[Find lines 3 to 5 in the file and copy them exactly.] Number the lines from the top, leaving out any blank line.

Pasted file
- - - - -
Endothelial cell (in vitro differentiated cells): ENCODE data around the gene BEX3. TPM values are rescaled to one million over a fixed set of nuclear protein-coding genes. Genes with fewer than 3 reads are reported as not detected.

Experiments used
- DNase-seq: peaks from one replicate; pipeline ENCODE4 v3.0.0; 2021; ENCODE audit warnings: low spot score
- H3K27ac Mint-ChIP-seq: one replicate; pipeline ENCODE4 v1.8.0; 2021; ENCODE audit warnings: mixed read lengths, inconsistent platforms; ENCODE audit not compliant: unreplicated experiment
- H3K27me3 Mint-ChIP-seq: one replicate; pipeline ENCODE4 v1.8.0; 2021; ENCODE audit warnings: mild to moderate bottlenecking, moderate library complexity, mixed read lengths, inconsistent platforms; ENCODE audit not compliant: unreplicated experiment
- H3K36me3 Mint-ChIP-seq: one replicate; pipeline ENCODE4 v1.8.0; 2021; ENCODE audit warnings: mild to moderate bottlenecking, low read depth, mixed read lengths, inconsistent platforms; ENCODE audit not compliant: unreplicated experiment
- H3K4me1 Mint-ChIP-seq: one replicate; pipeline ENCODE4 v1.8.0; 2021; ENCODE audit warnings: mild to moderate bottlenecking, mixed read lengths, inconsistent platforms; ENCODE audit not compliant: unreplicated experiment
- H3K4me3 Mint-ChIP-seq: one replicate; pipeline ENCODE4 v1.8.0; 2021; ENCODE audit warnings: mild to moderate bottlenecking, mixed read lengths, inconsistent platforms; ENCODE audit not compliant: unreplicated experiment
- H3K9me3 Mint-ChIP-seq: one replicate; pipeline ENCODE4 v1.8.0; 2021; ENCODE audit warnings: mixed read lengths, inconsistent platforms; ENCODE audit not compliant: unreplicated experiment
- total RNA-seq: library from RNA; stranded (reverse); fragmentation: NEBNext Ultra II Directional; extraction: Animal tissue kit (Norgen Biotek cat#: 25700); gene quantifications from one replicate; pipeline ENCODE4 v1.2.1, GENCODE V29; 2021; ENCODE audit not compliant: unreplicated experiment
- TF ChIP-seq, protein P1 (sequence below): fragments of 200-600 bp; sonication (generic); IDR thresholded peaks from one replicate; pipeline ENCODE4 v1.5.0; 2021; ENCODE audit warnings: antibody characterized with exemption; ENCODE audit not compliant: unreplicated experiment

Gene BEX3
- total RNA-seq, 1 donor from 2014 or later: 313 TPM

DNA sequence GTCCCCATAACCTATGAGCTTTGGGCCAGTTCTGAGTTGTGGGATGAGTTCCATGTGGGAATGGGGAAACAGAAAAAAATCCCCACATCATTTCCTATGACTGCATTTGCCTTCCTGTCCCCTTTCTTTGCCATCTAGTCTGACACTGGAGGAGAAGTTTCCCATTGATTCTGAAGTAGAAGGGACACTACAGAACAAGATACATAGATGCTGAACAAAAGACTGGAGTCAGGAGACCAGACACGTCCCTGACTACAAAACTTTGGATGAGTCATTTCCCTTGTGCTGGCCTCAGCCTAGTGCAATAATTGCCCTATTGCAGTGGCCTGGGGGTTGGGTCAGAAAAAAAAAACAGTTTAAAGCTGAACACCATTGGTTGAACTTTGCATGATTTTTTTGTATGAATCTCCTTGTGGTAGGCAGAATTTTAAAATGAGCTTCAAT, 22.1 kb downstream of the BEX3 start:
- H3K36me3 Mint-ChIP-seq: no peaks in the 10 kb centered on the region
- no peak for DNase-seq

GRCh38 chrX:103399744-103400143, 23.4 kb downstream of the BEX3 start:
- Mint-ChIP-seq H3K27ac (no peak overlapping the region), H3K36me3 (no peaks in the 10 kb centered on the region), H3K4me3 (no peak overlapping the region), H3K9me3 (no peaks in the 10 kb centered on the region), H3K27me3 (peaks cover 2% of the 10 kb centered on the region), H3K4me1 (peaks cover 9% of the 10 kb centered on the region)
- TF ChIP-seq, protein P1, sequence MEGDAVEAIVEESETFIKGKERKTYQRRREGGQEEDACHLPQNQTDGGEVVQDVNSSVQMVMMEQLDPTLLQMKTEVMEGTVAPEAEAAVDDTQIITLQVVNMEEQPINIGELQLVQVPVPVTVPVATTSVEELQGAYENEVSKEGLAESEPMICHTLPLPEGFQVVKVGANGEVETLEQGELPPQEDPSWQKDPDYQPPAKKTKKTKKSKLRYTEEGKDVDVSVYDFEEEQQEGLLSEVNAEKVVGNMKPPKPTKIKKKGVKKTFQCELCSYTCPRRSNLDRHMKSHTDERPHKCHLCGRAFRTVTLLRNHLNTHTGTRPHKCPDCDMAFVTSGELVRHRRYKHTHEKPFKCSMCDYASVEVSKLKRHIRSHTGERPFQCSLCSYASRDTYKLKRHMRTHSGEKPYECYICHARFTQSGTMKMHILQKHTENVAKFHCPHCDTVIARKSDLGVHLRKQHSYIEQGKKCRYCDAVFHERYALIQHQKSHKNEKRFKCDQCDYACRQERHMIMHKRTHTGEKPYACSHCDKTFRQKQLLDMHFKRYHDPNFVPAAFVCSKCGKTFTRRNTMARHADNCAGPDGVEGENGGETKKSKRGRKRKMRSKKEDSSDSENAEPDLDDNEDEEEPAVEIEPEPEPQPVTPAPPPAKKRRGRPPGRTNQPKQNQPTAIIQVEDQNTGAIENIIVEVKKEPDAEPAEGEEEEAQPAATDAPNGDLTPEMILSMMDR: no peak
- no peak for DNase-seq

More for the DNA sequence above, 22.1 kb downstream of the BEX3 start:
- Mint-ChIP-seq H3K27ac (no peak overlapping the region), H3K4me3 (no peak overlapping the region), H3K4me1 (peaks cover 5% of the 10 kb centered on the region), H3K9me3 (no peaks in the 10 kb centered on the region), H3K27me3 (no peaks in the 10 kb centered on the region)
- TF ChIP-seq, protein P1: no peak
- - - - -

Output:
- DNase-seq: peaks from one replicate; pipeline ENCODE4 v3.0.0; 2021; ENCODE audit warnings: low spot score
- H3K27ac Mint-ChIP-seq: one replicate; pipeline ENCODE4 v1.8.0; 2021; ENCODE audit warnings: mixed read lengths, inconsistent platforms; ENCODE audit not compliant: unreplicated experiment
- H3K27me3 Mint-ChIP-seq: one replicate; pipeline ENCODE4 v1.8.0; 2021; ENCODE audit warnings: mild to moderate bottlenecking, moderate library complexity, mixed read lengths, inconsistent platforms; ENCODE audit not compliant: unreplicated experiment